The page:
Are you ready for a surprise? Chili Powder is not that hard to make. If you already grow a variety of peppers, then this is a great way to use that harvest!
3 ancho chiles, stemmed, seeded, and sliced
3 dried New Mexico chiles, stemmed, seeded, and sliced
3 dried arbol chiles, stemmed, seeded, and sliced
2 tablespoons whole cumin seeds
2 tablespoons garlic powder
1 tablespoons dried oregano
1 teaspoon smoked paprika
Place all of the chiles and the cumin into a medium sauté pan or cast iron skillet (my personal favorite). Do not oil or grease the pan! Cook over medium-high heat moving the pan around constantly, until you begin to smell the cumin toasting. If you don’t trust your nose, then time the cooking at about 4 or 5 minutes. Set aside and cool completely.
Once cool combine the chiles, cumin, garlic powder, oregano, and paprika in a blender. Process until a fine powder is formed. Allow the powder to settle for a minute before removing the lid. Trust me; you will only forget this step once! Store in an airtight container for up to 6 months. Makes enough to fill that 4.5-ounce Chili Powder container from your spice cabinet that you just emptied.
- If your blender does not grind the powder fine enough for your taste, try a coffee/spice grinder. I don’t have a blender, and used my food processor the first time I made chili powder. Not a good idea! I’m pretty sure chili powder should not be chunky. However, my coffee grinder worked perfectly!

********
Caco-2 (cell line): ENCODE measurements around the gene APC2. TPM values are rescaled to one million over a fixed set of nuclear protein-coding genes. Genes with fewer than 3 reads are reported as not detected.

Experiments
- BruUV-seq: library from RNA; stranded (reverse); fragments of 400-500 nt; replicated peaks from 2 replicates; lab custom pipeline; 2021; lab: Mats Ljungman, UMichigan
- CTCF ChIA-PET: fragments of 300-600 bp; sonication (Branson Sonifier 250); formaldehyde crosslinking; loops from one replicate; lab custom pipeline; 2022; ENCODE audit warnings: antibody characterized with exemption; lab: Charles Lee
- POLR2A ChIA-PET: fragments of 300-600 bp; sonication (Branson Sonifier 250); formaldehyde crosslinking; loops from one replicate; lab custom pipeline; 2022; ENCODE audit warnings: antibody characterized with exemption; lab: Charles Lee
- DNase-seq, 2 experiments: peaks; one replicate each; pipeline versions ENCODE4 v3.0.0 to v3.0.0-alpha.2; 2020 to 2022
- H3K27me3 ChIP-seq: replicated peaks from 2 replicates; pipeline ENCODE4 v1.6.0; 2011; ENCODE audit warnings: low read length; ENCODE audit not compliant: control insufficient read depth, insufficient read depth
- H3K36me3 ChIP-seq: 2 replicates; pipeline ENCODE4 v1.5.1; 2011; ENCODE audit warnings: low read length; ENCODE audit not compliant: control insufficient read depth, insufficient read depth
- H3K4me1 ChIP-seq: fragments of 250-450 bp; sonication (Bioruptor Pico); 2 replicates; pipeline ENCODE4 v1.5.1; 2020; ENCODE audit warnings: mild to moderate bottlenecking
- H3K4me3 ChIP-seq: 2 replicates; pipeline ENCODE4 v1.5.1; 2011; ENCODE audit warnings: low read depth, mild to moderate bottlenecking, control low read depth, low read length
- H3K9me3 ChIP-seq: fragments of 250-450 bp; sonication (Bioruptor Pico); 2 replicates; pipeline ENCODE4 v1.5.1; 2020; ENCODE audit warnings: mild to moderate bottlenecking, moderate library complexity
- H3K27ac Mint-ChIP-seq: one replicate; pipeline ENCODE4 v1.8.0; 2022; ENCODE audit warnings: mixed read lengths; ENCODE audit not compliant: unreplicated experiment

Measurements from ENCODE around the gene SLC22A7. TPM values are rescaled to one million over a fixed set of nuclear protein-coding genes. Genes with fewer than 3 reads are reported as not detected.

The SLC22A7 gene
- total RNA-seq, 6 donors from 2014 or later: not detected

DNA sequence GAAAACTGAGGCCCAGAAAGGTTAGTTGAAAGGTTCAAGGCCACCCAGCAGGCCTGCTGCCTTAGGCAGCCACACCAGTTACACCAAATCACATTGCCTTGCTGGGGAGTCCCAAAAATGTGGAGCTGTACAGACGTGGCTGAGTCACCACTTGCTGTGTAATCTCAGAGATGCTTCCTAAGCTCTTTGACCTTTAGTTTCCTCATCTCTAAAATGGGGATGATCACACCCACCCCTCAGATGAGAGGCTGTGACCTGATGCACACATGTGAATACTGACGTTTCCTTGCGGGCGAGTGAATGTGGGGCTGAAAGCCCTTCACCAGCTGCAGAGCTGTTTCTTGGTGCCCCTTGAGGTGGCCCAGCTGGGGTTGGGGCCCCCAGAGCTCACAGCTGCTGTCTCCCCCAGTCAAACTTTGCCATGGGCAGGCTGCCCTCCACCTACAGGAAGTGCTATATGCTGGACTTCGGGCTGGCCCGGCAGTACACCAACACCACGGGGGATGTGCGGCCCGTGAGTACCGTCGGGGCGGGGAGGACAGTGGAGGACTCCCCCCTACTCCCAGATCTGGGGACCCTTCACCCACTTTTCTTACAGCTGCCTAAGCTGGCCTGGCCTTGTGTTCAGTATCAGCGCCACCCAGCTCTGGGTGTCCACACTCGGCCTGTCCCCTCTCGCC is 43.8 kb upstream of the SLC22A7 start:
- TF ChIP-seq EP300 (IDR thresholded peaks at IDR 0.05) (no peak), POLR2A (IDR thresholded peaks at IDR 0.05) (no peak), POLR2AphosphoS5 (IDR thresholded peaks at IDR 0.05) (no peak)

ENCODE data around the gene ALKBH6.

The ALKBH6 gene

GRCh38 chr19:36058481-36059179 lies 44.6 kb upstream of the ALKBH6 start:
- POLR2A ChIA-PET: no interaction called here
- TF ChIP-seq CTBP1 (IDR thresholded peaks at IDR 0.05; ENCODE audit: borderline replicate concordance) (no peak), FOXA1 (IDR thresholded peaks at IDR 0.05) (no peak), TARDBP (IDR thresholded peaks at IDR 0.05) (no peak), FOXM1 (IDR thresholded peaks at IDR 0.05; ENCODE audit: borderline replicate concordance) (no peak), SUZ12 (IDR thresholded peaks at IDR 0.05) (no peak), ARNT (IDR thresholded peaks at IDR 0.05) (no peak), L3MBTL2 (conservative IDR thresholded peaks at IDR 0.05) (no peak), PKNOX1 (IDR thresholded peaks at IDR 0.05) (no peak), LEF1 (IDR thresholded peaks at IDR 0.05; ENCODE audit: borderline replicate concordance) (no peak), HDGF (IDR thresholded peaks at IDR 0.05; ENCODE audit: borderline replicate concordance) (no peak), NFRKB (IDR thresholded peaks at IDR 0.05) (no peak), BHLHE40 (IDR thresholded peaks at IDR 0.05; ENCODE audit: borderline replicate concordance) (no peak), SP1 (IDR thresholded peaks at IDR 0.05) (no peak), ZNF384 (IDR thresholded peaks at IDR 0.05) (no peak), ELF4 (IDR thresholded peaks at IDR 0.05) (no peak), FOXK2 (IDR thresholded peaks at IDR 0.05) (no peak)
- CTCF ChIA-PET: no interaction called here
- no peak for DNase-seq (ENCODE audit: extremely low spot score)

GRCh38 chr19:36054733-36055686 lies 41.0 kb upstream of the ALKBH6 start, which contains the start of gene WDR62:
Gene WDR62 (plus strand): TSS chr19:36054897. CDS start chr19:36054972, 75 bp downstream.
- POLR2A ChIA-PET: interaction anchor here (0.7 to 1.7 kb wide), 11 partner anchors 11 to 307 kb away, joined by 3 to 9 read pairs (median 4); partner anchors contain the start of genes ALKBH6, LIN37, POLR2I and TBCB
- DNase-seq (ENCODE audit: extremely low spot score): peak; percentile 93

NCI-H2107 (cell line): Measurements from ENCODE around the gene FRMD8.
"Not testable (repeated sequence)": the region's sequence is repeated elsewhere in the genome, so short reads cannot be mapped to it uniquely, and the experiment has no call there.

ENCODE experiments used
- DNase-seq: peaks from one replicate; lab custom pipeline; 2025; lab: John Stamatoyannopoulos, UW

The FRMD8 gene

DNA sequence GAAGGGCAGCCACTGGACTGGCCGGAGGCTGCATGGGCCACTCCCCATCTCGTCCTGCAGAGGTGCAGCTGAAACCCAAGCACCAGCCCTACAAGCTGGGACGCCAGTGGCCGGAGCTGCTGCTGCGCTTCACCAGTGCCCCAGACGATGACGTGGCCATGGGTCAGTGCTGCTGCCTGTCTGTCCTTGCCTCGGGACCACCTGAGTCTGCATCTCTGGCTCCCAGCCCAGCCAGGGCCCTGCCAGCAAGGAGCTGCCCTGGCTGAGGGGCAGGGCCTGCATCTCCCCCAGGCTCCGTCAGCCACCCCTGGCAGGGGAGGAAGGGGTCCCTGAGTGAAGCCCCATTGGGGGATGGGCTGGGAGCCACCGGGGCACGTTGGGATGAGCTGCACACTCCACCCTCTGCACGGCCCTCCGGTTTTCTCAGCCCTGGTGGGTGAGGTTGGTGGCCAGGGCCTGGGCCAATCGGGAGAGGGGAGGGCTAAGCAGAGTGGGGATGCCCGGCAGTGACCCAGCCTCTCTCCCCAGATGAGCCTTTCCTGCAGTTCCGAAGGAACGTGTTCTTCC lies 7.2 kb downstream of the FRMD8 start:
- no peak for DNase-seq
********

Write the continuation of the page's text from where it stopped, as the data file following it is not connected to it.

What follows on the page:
- Don’t be intimidated by the names of the peppers. They really aren’t expensive or difficult to find. Try the produce section of your local grocery store to buy the dried chiles individually or the Mexican/Hispanic aisle for larger bags.This particular combination of chiles is based on what we have readily available to us and on what my family likes best. However, don’t be afraid to experiment! Try different combinations and quantities to find what you like. Just remember the golden rule of peppers: The smaller the pepper the higher the heat!
- In the end, I don’t think making my own chili powder saves me any money. It comes out about the same price as the equivalent size bottle of generic powder in the store. However, the generic powder’s ingredient list isn’t quite as nice as the one above. My Publix brand chili powder contains “chili pepper, spices, salt, silicon dioxide (added to make free flowing) and garlic.” For about the same price I’ve managed to make a much better tasting product with no salt or silicon dioxide (which really doesn’t sound at all appealing). I’ll take it!
- Check out your local FreeCycle group or a Pick Your Own farm for the peppers, and dry them yourself. I’ve noticed many hot pepper growers offering their excess peppers for free!
- Ancho chiles are dried Poblano peppers.
- Not sure what to do with chili powder? Join the club. My mother was an amazing cook, but we never had homemade chili. I know. Poor deprived me. Well, at least I enjoyed more than my fair share of kielbasa, halupki, pierogie, and halushki. Anyway, chili powder is perfect for just about any bean dish. For some great flavor, add a dash or two to corn breads, fritters (not apple ones, please!), hush puppies and even macaroni and cheese. Did you know that chili powder is also the main ingredient in enchilada sauce and taco seasonings? Oh, and, of course, it’s a must in a big ol’ pot of chili!
So, fire up that dehydrator and blender and enjoy!!